Pressured. Worried. Tense. Anxious. Unenthusiastic. Disinterested. If these words describe how you feel while at work, you may be experiencing workplace stress. These negative feelings can result from a mismatch - or imbalance - between the demands placed on you as a worker and your ability to meet those demands.
There is a wide range of factors which can bring about this gap, including organization, management, job design, and non-work stressors.

The new Stress in the Workplace e-course from CCOHS introduces you to the complex issue of workplace stress and its multitude of factors, with a focus on stress that originates on the job, while also discussing how non-work stress can affect performance.

Workers and managers alike will learn to identify signs of workplace stress, as well as measures to prevent, eliminate or reduce stress in the workplace.

Particular emphasis is placed on the importance of organizational factors - including the ways in which work is organized. Strategies for employers and workers to manage personal stress will also be addressed.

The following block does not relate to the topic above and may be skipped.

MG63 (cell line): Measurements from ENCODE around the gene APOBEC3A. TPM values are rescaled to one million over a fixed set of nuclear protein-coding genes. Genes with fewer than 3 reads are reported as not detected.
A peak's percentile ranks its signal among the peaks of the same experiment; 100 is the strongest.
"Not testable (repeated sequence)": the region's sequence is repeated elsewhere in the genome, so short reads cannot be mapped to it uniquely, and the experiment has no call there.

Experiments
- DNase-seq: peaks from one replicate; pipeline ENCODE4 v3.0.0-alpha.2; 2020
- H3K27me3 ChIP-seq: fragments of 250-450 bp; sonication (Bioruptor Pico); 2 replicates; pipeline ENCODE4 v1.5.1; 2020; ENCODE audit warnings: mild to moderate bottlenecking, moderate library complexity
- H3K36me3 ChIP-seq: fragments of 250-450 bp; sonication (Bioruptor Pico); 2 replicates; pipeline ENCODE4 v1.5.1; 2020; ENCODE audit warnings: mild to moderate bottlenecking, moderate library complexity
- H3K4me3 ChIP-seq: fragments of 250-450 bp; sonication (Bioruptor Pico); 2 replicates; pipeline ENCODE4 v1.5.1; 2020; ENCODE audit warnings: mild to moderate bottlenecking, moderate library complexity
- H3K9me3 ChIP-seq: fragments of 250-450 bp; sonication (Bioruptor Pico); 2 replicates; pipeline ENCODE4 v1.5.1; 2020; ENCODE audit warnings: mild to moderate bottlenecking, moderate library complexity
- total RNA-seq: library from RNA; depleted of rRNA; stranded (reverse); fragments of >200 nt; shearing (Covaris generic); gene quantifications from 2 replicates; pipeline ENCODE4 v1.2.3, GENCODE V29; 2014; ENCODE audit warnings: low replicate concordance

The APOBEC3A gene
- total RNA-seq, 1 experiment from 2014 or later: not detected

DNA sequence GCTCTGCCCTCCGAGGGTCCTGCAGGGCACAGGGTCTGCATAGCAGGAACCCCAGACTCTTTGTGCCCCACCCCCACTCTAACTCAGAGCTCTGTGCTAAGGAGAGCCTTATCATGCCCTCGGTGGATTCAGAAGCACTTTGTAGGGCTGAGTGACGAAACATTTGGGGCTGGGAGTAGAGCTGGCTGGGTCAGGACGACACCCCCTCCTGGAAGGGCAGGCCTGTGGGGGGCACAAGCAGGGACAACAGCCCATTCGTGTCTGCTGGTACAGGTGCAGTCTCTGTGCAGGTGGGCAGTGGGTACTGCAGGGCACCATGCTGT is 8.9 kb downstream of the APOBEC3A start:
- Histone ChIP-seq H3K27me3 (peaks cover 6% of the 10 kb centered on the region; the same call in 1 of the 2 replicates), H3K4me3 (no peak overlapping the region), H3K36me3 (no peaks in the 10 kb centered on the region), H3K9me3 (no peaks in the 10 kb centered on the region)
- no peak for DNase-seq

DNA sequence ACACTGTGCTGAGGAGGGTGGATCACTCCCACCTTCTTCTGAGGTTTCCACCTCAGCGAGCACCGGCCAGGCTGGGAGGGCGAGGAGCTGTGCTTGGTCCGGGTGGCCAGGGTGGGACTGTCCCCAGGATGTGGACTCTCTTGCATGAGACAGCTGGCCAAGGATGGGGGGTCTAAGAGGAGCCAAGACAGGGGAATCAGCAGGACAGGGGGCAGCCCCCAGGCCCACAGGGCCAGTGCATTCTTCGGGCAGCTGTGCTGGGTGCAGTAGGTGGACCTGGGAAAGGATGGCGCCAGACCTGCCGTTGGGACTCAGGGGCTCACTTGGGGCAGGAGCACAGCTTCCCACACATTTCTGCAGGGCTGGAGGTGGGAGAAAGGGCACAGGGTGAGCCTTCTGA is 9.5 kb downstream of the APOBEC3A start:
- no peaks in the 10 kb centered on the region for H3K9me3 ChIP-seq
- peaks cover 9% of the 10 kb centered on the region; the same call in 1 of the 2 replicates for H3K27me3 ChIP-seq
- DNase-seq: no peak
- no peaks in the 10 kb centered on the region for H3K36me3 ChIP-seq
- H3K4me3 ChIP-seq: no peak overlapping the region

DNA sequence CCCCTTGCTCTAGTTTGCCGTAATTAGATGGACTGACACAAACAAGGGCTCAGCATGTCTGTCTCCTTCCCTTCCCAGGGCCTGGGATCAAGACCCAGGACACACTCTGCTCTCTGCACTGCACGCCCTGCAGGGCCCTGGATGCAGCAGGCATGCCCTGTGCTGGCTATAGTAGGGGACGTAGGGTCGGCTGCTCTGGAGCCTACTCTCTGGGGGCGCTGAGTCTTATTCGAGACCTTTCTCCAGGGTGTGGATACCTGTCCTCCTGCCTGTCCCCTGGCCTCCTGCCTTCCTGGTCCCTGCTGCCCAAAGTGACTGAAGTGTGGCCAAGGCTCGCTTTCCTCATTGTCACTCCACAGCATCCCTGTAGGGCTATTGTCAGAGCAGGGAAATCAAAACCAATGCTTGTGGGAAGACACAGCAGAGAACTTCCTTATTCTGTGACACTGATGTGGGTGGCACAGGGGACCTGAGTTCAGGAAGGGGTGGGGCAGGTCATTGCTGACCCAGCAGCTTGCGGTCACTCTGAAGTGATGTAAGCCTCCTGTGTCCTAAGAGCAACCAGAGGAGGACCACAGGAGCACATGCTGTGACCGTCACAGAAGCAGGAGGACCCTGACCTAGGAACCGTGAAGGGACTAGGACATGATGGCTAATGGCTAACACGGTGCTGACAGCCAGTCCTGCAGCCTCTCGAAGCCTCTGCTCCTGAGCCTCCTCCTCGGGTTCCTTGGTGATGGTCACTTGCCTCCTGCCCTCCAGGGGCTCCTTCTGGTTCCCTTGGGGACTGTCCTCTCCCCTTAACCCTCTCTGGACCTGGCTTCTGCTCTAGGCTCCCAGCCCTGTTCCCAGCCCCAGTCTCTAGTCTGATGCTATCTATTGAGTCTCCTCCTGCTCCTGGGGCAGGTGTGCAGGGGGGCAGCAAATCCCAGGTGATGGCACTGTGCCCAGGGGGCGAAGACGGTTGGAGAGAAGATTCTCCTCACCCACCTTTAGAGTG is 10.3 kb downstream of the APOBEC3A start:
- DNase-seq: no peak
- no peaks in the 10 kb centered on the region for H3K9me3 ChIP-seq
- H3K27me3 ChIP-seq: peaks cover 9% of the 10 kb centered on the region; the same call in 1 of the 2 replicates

Note that this course does not address "critical stress", as may be experienced in response to a traumatic or catastrophic event.

Learn more and register for this e-course.

More resources on stress from CCOHS

Workplace Health and Wellness Guide

Information on workplace stress, OSH Answers

Resources on stress, Advancing Healthy Workplaces

Mentally Healthy Workplaces: Strategies for Success, webinar

Mentally Healthy Workplaces, podcast

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The Health and Safety Report, a free monthly newsletter produced by the Canadian Centre for Occupational Health and Safety (CCOHS), provides information, advice, and resources that help support a safe and healthy work environment and the total well being of workers.